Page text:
The Group supports the application of standardised and strict standards at national and international level. Involved since 2000 in France’s Initiative Clause Sociale (ICS) comprising 20 retailing banners, it also supports international initiatives such as the Global Social Compliance Program (GSCP) in its work to harmonise standards and its determination to eradicate forced labour.
Since 2002, the Casino Group has deployed a social ethics initiative for its suppliers in an effort to monitor and improve the social conditions in which its private-label products are manufactured. Managed by the Casino Group’s CSR department in association with the Purchasing departments, the initiative has been rolled out at the different entities and social ethics representatives have been appointed to support its implementation.
The Group’s social compliance system was reinforced in 2016 with the update of the Supplier Ethics Charter applicable within the Group’s supply chain. It reaffirms the Casino Group’s commitment to promoting responsible retailing and more specifically to:
- banning all illegal practices in commercial relations and requiring compliance with applicable laws, principles, international and national standards and regulations in force, as well as the anti-corruption policy applied by the Group;
- respecting human rights (prohibition of child labour, prohibition of forced labour, fight against discrimination and abuse, freedom of association, wages, etc.), and occupational safety;
- favouring an approach that respects the environment, notably in terms of the optimised use of natural resources, waste management and the fight against pollution;
- ensuring animal welfare and the five freedoms of animals as defined by the World Organisation for Animal Health.
The Casino Group’s social compliance approach focuses on five areas.
Supplier Ethics Charter
The distribution and signing of the Supplier Ethics Charter is a key step in the process of approving factories making private-label products.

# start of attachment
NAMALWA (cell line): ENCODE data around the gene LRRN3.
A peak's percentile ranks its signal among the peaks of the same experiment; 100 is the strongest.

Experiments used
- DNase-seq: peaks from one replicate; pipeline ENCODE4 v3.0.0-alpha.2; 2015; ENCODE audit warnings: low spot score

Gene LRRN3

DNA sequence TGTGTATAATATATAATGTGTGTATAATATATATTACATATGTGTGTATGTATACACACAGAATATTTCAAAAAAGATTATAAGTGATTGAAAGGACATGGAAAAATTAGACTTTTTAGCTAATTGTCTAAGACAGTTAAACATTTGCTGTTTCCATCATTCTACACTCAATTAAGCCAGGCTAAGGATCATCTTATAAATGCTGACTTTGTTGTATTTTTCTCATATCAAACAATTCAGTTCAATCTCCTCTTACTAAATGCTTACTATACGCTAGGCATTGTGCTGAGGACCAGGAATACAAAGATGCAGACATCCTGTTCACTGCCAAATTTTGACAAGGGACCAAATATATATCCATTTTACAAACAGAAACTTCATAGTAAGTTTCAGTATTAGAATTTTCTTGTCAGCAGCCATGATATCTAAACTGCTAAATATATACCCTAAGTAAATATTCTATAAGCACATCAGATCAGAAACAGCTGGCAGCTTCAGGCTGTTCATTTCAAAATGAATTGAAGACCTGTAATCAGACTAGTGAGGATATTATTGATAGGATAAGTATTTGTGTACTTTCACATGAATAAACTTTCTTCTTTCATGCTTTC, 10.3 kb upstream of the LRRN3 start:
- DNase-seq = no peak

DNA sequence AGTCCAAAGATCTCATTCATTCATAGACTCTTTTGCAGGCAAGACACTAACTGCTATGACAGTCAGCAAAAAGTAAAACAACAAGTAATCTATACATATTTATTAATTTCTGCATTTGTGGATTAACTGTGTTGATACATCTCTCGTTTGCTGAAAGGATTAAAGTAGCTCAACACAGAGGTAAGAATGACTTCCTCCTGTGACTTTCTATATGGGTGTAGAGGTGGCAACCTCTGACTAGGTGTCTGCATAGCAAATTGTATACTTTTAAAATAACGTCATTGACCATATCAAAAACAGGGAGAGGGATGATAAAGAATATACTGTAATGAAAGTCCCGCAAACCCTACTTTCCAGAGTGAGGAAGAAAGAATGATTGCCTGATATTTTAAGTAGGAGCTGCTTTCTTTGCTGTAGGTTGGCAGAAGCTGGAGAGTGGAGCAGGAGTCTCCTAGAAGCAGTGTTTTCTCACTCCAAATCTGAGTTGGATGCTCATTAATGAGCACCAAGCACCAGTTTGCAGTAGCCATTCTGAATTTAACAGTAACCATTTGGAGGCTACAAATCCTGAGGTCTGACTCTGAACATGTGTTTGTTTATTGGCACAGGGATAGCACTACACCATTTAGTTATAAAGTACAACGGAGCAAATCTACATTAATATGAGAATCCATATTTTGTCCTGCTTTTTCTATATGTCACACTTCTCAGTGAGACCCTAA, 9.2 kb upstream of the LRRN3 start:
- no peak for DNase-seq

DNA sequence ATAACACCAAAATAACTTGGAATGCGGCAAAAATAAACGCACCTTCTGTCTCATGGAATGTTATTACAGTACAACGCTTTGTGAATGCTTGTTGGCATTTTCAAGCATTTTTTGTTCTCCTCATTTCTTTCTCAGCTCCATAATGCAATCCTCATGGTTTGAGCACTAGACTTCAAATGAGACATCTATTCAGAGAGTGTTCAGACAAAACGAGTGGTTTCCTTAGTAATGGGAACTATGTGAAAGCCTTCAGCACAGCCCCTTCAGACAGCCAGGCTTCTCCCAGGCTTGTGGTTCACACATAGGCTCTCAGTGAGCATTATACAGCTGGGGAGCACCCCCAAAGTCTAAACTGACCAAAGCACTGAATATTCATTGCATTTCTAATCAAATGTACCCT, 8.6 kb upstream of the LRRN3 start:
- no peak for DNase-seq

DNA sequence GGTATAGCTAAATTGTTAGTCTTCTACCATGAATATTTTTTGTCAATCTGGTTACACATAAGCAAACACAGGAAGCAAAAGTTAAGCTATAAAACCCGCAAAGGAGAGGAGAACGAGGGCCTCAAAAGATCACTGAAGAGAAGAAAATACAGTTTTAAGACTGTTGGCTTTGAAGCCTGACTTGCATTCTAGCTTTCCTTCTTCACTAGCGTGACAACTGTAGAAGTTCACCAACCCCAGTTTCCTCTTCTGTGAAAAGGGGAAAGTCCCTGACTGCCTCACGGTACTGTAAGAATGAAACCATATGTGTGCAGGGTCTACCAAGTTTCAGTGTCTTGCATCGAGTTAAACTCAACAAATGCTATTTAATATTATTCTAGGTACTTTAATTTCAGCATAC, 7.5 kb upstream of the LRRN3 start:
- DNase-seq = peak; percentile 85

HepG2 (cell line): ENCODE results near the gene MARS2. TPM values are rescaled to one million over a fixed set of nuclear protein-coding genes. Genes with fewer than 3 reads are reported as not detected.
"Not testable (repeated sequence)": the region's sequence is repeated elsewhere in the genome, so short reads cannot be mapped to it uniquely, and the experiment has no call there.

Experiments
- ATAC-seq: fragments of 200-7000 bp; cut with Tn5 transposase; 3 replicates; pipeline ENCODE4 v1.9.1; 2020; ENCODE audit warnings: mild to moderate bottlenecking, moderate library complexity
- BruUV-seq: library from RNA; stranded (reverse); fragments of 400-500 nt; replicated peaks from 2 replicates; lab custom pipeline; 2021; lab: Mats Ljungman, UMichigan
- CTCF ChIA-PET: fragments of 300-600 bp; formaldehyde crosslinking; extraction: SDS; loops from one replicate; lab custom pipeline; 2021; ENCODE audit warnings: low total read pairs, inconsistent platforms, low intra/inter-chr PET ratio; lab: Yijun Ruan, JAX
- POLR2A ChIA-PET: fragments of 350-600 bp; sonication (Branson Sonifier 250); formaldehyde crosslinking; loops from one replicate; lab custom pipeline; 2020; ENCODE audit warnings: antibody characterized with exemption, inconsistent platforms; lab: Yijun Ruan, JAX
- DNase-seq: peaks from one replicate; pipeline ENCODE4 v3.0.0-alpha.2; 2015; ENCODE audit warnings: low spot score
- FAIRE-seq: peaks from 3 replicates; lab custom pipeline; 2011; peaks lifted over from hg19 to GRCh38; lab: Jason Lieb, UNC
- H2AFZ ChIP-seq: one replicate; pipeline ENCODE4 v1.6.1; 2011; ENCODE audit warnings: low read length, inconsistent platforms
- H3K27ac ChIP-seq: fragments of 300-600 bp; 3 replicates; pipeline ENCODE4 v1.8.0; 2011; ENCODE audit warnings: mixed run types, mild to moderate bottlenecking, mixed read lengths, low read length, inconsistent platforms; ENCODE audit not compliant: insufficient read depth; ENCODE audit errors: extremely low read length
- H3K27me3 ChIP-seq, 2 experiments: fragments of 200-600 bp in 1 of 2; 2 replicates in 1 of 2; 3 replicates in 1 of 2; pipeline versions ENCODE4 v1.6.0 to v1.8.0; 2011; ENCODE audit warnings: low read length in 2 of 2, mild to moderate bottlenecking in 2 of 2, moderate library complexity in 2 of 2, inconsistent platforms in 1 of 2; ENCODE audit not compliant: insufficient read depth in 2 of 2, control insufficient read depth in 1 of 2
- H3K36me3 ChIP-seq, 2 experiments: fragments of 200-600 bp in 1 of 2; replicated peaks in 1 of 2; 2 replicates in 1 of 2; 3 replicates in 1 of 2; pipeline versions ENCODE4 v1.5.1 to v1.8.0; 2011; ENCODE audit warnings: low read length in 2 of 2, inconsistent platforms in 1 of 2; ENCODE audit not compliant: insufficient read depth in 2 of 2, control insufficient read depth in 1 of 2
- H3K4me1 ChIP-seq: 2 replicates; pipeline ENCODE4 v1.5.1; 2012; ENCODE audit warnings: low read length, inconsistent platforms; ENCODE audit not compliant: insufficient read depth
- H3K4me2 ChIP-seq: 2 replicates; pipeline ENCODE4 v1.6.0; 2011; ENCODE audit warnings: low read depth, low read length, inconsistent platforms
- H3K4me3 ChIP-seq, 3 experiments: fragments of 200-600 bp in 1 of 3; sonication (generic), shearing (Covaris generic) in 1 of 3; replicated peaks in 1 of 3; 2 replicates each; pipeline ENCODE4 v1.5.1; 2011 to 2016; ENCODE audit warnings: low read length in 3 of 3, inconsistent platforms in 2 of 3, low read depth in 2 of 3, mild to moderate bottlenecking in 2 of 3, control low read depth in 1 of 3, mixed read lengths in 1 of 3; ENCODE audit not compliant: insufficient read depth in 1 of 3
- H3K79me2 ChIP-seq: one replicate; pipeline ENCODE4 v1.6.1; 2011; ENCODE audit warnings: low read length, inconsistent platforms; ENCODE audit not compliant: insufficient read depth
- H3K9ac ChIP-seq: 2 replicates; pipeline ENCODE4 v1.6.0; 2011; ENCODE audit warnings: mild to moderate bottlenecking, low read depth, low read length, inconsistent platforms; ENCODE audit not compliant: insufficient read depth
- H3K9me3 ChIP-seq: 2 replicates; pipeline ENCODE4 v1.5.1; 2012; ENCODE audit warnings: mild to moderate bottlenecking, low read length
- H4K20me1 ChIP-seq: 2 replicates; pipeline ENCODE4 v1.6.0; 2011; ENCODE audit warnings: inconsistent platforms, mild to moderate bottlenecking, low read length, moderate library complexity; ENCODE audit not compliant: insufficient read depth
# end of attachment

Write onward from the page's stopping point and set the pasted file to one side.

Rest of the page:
By signing the charter, suppliers recognise the primacy of the principles contained in the following documents:
- the Universal Declaration of Human Rights;
- international conventions on fundamental human rights;
- fundamental international labour standards, as defined by the ILO Declaration;
- other applicable international labour standards (ILO conventions).
The endorsement also implies that the supplier accepts inspections to verify compliance with these commitments in accordance with the conditions set out in the Casino Group “Supplier Compliance Programme Manual”.
Annual social audit campaign
Based on a risk analysis, more than 300 production sites are audited by independent firms every year to check compliance with the requirements set out in the Supplier Ethics Charter.
Monitored by the Group CSR department, and in collaboration with the entities concerned and the Group’s purchasing organisations, the audits are implemented first in factories manufacturing high-risk product categories and based in countries considered most likely to present risks of violation of human rights and working standards. Regular audits are carried out, particularly in China, India and Bangladesh. The scope includes suppliers that import products directly, as well as those importing through agents.
The audits are carried out by specialised independent firms in accordance with the ICS standards. The Group may decide to terminate its relationship with a production site based on the rating received after an audit. The Group shares a common database for integrating and discussing the results of the audits performed in factories shared with banners belonging to ICS.
Of the 349 audits conducted in 2016, 79% were initial audits and 21% were follow-ups. 62% of plants audited by the Group were located in China, 8% in Bangladesh and 5% in India. An analysis of the results of ICS audits is published in the ICS Activity Report (http://www.ics-asso.org/index.php).
Support for suppliers
Audit reports are issued following audits of production sites. Where necessary, corrective action plans are also drawn up; non-compliant plants undertake to implement the relevant plan within a given timeframe. The Group’s local offices play an essential role in helping suppliers and their factories properly understand the Group’s expectations and the implementation of any corrective actions. Internal and external follow-up audits are performed to ensure that corrective action plans are properly implemented.
Awareness raising and training of purchasers
The CSR department organises regular awareness programmes to present the Ethics Charter to the purchasing teams, local offices and suppliers.
Across the Group as a whole, 89% of purchasers concerned were trained or had awareness raising on the new social compliance approach in 2016.
Other specific initiatives
In light of circumstances specific to Bangladesh, the Group continues to audit all tier-1 plants operating in that country on behalf of its apparel private labels, with stricter plant safety inspections and surprise audits systematically performed prior to inclusion on supplier panels. Although Casino had no connections with the Rana Plaza workshops, it pledged to uphold the Bangladesh “Accord on Fire and Building Safety” in July 2013, so as to support the collective and collaborative process initiated and to help improve safety conditions in factories. All workshops manufacturing goods for the Group fall within the scope of the Accord; as such, they have been all subject to audits and corrective action plans.